Global Market Overview
Hopes of a trade deal between the US and China evaporated in May when the US raised tariffs on $200 billion of Chinese imports from 10% to 25%. China retaliated by increasing the tariffs on $60 billion of imports from the US from a range of 5-10% to 5-25%. As a result, global markets, which rose for the first four months of the year, suffered a setback.
The MSCI World index fell 2.54%. The strengthening yen meant that Japanese equities were the best performers in sterling terms with the TSE TOPIX declining by only 1.43%. The FTSE World Europe index also benefitted from weaker sterling and fell by 1.68%. The FTSE All Share fell 3.00% and the S&P 500 ended the month 3.21% lower. Emerging Markets (-4.07%) and Asia ex Japan (-5.39%) were the laggards, bearing the brunt of negative sentiment surrounding the trade wars.
Economic data released during the month in the US was mixed. The US manufacturing purchasing managers’ index fell two points to 50.6, whilst the new orders component declined to below 50, an indicator of a contraction in this sector of the economy and the first time this has happened since 2009. This is a sign that the ongoing trade uncertainty is having an effect. Meanwhile the labour market remains in good health with the overall unemployment rate falling to 3.6% from 3.8% and consumer confidence remains strong with a reading of 134.1 in May compares to 129.2, a month earlier. Against this backdrop the Federal Reserve maintained its dovish stance, and although there was nothing to suggest in the minutes of the 1st May Federal Open Market committee meeting that they felt a rate cut was necessary, recent comments from the Vice Chair Richard Clarida suggest that the Fed would be willing to cut rates if the data pointed to a material deterioration in the economic outlook.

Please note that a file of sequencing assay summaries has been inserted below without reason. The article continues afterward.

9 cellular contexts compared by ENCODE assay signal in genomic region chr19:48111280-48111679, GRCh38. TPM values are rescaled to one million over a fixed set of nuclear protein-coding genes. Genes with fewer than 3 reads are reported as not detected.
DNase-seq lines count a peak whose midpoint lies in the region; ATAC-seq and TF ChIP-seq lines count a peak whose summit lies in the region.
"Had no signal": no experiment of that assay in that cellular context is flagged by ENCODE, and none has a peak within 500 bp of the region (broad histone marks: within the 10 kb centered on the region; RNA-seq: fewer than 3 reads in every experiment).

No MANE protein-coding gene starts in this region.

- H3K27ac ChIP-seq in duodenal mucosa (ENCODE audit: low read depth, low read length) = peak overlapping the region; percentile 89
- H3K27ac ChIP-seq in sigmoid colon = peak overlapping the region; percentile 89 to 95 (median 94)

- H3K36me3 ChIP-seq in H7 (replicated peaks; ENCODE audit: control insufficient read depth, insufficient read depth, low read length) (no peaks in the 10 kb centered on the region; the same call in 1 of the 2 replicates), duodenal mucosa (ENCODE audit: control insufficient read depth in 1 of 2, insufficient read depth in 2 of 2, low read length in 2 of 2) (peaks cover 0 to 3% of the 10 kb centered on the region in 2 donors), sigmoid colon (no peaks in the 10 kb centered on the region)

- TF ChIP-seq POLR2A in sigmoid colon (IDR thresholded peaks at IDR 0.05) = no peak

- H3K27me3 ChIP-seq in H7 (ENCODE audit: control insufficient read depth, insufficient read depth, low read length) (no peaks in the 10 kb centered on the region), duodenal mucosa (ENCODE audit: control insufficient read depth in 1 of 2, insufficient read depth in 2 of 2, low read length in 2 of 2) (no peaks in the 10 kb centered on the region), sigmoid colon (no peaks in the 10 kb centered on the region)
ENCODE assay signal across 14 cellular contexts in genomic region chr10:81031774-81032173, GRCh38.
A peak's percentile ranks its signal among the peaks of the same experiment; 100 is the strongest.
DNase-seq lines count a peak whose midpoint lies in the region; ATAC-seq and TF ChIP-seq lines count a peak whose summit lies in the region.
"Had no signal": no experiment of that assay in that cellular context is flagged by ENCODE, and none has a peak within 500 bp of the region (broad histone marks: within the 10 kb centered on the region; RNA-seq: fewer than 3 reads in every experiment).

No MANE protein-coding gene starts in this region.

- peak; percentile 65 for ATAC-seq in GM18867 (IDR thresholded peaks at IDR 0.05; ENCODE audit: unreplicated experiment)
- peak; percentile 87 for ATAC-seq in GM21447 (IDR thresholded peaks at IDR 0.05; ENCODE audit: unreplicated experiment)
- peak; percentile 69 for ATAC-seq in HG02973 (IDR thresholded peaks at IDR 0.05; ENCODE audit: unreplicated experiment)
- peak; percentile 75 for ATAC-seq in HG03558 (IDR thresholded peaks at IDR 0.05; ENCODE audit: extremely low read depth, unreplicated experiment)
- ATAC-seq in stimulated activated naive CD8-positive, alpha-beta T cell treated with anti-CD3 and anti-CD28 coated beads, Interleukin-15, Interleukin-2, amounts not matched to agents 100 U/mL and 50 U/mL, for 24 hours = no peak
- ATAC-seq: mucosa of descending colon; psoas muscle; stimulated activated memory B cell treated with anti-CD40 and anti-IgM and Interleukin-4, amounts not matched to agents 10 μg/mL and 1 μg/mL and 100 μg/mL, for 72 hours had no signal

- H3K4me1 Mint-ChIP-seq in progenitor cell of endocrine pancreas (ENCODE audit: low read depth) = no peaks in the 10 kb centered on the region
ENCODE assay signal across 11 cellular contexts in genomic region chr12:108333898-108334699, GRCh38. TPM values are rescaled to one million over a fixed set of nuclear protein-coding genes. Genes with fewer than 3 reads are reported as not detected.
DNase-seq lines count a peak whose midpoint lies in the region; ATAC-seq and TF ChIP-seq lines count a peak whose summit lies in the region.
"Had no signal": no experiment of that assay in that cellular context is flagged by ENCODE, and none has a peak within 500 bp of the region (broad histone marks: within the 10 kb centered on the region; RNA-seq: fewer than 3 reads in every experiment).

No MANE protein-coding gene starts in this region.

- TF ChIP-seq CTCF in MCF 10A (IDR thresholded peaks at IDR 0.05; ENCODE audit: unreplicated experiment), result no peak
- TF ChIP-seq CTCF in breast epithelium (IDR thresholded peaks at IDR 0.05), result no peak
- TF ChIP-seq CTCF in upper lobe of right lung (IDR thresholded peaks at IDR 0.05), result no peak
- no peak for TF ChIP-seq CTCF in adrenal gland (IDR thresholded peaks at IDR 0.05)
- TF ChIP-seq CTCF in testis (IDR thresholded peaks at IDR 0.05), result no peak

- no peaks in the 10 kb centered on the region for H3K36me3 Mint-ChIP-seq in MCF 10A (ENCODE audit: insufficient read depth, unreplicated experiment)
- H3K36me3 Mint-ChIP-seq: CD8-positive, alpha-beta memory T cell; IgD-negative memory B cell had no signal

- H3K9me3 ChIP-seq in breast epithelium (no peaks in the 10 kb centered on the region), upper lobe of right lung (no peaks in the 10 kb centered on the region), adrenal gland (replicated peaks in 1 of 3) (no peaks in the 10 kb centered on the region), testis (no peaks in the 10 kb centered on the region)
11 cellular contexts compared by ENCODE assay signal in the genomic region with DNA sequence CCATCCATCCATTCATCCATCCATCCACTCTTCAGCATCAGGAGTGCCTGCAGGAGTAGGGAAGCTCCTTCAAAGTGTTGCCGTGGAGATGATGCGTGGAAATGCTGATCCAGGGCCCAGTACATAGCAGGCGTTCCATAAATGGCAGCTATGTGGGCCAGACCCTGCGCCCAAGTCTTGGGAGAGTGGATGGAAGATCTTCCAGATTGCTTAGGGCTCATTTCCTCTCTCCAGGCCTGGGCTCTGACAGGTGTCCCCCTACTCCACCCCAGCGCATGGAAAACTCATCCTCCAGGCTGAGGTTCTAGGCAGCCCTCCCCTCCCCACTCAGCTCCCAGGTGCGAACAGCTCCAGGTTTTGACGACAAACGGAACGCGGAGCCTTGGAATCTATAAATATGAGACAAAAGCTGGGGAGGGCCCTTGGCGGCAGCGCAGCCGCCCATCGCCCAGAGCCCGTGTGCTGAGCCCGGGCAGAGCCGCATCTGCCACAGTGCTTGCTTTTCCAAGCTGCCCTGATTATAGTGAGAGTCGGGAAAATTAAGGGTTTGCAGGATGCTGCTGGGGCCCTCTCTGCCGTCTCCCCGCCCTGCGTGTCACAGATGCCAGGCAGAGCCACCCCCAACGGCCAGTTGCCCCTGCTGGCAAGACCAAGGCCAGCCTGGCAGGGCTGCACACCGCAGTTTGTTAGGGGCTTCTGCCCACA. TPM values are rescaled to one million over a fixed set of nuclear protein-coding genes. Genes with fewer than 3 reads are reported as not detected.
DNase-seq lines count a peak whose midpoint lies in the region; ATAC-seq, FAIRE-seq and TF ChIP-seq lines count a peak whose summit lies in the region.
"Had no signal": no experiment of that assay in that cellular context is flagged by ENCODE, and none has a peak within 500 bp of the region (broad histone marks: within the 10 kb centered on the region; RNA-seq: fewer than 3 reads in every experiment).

In addition to the tariffs imposed on China, the US also said it would introduce a new tariff of 5% on all Mexican imports to try to force the Mexican government to take action against migrants entering the US and Chinese tech giant Huawei was backlisted on security fears. These actions hurt the technology, energy and industrial sectors whilst utilities, healthcare and consumer staples were more resilient.
The Eurozone has proved to be particularly sensitive to concerns about global trade and this month was no different. The materials, financials, autos and semiconductor sectors declined the most whilst utilities and staples fare better, as in the US. Economic data, meanwhile, showed a similar disparity to the US. The flash manufacturing PMI fell to 47.7, indicating contraction. However, whilst new export orders remained below 50 the number did improve and consumer confidence is also at its highest level this year. Employment growth remains robust, the first estimates for Q1 showing a pick up to 1.4% quarter on quarter, annualised.
The European Parliament elections took place in May. Centrist parties lost ground, with Green parties benefitting, but anti-EU populist parties made limited advances and did not do as well as some had feared.
Little has changed in the UK where Brexit continues to be the focus of attention. Following her failure to secure parliamentary support for her withdrawal bill, Prime Minister Theresa May announced that she would step down on the 7th June after President Trump’s visit. This was interpreted by the market as making it more likely that the UK, led by a hard line Conservative Brexiteer, would leave the EU without a deal. Currency traders reacted accordingly, with sterling falling against the dollar, Euro and yen and in a familiar pattern, the more international FTSE 100 outperformed the FTSE 250. Despite the political uncertainties the preliminary Q1 GDP release from the Office of National Statistics revealed the economy expanded by 0.5, in line with expectations and growth expectations were revised upwards by the Bank of England in its quarterly report. However, the manufacturing purchasing managers’ index declined from 55.1 to 53.1 supporting fears that much of the activity head of the initial 31 March deadline was driven by stock-piling. As in the US and Europe, economically sensitive sectors were the laggards.